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Jean-Michel Basquiat

Jean-Michel Basquiat, Self Portrait, 1984 Acrylic and oilstick on paper mounted on canvas, 38 ⅞ × 28 inches (98.7 × 71.1 cm)

Jean-Michel Basquiat, Self Portrait, 1984

Acrylic and oilstick on paper mounted on canvas, 38 ⅞ × 28 inches (98.7 × 71.1 cm)

Jean-Michel Basquiat, Untitled (Macho Camacho), 1982 Acrylic and oil stick on poster, 23 × 29 inches (58.4 × 73.7 cm)

Jean-Michel Basquiat, Untitled (Macho Camacho), 1982

Acrylic and oil stick on poster, 23 × 29 inches (58.4 × 73.7 cm)

Jean-Michel Basquiat, Untitled, 1981 Acrylic, oil stick and pencil on canvas, 72 × 60 inches (182.9 × 152.4 cm)© The Estate of Jean-Michel Basquiat/ADAGP, Paris, ARS, New York 2013

Jean-Michel Basquiat, Untitled, 1981

Acrylic, oil stick and pencil on canvas, 72 × 60 inches (182.9 × 152.4 cm)
© The Estate of Jean-Michel Basquiat/ADAGP, Paris, ARS, New York 2013

About

Jean-Michel Basquiat was born in 1960 in New York City, where he died in 1988. Born to a Haitian father and a Puerto-Rican mother, Basquiat left his family home in Brooklyn, New York at the age of fifteen and took to the streets. A voracious autodidact, he quickly became a denizen of the explosive and decadent New York underground scene—a noise musician who loved jazz, and a street poet who scrawled his sophisticated aphorisms in Magic Marker across the walls of downtown Manhattan, copyrighting them under the name SAMO. In 1981, he killed off this alter ego and began painting and drawing, first on salvaged materials then later on canvas and paper, and making bricolage with materials scavenged from the urban environment. From the outset he worked compulsively; his passion for words and music, his intense yet fluid energy, and the heterogeneous materials that he employed so freely imbued his work with urgency and excitement. He sold his first painting in 1981, and by 1982, spurred by the Neo-Expressionist art boom, his work was in great demand. In 1985, he was featured on the cover of The New York Times Magazine in connection with an article on the newly exuberant international art market. In that photograph, Basquiat is a vision of cool, sprawled in a chair in an elegant three-piece suit and tie, with bunched dreadlocks and bare feet, in front of a large, bold painting—a supernova in the making.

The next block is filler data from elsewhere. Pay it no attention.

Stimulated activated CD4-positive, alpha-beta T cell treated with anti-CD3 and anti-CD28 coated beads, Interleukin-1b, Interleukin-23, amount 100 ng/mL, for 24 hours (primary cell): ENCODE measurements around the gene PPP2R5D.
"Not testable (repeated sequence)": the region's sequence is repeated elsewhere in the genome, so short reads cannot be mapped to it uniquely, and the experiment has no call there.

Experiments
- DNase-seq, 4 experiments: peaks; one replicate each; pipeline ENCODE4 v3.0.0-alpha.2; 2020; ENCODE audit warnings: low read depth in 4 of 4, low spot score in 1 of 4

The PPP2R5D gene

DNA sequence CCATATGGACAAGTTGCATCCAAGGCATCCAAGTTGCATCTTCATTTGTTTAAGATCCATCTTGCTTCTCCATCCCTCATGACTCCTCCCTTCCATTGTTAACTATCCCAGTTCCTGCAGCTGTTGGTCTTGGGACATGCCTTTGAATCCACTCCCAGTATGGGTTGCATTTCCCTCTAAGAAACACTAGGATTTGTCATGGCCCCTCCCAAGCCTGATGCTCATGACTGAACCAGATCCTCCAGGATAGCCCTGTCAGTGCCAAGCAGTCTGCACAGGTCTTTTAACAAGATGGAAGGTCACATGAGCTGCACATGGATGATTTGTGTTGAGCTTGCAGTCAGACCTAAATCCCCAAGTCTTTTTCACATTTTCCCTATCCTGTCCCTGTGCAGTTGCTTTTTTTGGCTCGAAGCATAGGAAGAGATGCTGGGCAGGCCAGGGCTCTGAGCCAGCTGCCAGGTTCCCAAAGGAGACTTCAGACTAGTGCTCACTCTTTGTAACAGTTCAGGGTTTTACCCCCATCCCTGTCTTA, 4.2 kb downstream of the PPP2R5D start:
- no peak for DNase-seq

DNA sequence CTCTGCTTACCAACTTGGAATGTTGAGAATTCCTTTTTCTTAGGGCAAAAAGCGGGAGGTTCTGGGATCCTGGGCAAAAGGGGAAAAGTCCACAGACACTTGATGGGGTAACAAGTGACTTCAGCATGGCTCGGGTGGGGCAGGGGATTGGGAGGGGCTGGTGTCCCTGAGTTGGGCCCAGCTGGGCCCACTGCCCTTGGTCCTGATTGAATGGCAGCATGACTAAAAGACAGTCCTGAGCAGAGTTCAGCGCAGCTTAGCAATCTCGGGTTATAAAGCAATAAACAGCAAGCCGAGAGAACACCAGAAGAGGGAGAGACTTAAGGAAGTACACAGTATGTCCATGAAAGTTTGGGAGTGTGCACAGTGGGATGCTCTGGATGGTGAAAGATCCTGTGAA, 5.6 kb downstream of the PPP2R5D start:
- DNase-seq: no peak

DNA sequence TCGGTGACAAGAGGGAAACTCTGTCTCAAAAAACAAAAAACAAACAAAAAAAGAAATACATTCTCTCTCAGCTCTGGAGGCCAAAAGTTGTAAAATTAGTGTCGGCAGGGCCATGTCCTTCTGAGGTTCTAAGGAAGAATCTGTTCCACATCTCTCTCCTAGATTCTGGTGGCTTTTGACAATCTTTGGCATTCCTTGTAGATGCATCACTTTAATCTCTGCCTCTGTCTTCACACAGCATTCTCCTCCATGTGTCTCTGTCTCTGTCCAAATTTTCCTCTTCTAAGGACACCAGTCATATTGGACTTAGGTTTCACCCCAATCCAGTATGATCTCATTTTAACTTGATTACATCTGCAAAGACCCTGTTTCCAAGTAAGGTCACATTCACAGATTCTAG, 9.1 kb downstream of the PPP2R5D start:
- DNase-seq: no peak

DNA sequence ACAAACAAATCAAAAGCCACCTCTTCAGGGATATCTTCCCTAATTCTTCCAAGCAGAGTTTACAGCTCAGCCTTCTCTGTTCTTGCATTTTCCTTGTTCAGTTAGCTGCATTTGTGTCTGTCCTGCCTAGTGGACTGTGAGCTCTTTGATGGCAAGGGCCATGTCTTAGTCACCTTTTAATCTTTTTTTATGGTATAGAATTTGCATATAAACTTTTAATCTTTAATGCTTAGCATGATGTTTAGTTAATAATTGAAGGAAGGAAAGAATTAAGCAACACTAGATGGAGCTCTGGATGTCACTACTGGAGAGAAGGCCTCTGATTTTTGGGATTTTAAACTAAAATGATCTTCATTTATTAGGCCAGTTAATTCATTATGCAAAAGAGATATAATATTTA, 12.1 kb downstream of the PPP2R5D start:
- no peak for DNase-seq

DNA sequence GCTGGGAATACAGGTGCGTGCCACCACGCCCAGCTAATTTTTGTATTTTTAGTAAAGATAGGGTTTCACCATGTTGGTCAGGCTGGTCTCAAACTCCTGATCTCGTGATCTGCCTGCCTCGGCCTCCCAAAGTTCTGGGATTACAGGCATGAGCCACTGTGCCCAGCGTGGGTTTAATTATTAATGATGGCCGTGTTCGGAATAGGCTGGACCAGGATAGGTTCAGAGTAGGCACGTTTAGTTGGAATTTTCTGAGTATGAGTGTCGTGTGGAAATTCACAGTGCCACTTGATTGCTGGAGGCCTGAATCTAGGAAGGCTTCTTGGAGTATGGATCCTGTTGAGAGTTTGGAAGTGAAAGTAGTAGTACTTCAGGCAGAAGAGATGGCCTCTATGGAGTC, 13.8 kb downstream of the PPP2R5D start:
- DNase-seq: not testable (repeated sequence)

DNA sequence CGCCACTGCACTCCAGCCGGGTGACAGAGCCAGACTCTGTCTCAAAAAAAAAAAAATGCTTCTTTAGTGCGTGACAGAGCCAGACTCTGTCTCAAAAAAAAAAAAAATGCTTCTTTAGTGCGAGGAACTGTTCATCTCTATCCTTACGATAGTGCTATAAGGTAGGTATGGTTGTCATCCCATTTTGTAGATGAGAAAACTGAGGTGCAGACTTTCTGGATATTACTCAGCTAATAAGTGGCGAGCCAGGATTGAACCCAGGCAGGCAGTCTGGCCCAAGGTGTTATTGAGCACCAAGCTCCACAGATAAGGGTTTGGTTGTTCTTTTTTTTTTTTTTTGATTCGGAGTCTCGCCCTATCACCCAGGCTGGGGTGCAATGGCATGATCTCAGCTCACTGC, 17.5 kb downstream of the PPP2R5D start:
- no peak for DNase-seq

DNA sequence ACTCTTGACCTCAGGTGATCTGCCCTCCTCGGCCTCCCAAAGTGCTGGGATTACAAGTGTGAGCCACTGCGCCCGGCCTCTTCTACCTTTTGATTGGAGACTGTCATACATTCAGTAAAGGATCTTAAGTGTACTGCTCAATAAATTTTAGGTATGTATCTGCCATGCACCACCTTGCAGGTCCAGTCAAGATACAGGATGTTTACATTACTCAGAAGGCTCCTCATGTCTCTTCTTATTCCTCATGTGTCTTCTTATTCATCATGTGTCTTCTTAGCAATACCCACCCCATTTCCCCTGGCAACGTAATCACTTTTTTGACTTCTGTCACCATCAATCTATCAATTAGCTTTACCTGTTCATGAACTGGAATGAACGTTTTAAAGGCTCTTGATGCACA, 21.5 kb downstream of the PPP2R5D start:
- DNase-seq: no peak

Charismatic image aside, Basquiat was a prodigious young talent, fusing drawing and painting with history and poetry to produce an unprecedented artistic language and content that bridged cultures and enunciated alternative histories. Combining materials and techniques with uninhibited yet knowing and precise intent, his paintings maintain a powerful tension between opposing aesthetic forces—expression and knowledge, control and spontaneity, savagery and wit, urbanity and primitivism—while providing acerbic commentary on the harsh realities of race, culture, and society.